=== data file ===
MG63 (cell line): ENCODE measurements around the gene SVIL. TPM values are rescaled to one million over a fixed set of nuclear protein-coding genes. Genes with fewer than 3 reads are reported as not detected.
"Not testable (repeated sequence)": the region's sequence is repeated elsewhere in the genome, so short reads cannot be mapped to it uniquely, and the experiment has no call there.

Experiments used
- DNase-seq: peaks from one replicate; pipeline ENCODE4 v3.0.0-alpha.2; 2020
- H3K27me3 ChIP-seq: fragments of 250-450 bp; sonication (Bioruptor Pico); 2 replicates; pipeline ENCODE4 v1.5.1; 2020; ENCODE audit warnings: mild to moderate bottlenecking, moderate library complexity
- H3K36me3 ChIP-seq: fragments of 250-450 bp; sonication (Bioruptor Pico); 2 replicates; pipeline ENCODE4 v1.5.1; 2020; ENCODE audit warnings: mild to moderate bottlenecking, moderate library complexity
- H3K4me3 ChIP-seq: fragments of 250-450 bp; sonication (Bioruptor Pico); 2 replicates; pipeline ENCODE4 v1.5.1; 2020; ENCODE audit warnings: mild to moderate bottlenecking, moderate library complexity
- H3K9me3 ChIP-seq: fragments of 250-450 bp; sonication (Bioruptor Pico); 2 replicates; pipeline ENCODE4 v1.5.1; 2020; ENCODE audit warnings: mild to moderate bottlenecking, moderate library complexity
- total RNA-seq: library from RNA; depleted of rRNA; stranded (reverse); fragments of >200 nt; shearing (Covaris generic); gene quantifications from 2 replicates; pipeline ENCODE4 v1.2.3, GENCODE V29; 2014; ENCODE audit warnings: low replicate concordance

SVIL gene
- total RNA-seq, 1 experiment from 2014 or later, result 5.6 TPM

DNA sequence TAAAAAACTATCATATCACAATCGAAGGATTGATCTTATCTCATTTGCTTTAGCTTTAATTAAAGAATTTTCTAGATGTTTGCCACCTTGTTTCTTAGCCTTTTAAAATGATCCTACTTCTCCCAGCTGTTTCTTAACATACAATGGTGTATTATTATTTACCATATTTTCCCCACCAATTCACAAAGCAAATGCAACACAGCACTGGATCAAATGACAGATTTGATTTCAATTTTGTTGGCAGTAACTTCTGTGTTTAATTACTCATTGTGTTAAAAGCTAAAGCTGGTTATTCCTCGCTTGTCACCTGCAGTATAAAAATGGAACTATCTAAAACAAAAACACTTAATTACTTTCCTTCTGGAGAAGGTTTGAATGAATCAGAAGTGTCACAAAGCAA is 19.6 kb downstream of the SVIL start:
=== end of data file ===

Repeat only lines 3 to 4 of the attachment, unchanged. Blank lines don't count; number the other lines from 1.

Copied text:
Experiments used
- DNase-seq: peaks from one replicate; pipeline ENCODE4 v3.0.0-alpha.2; 2020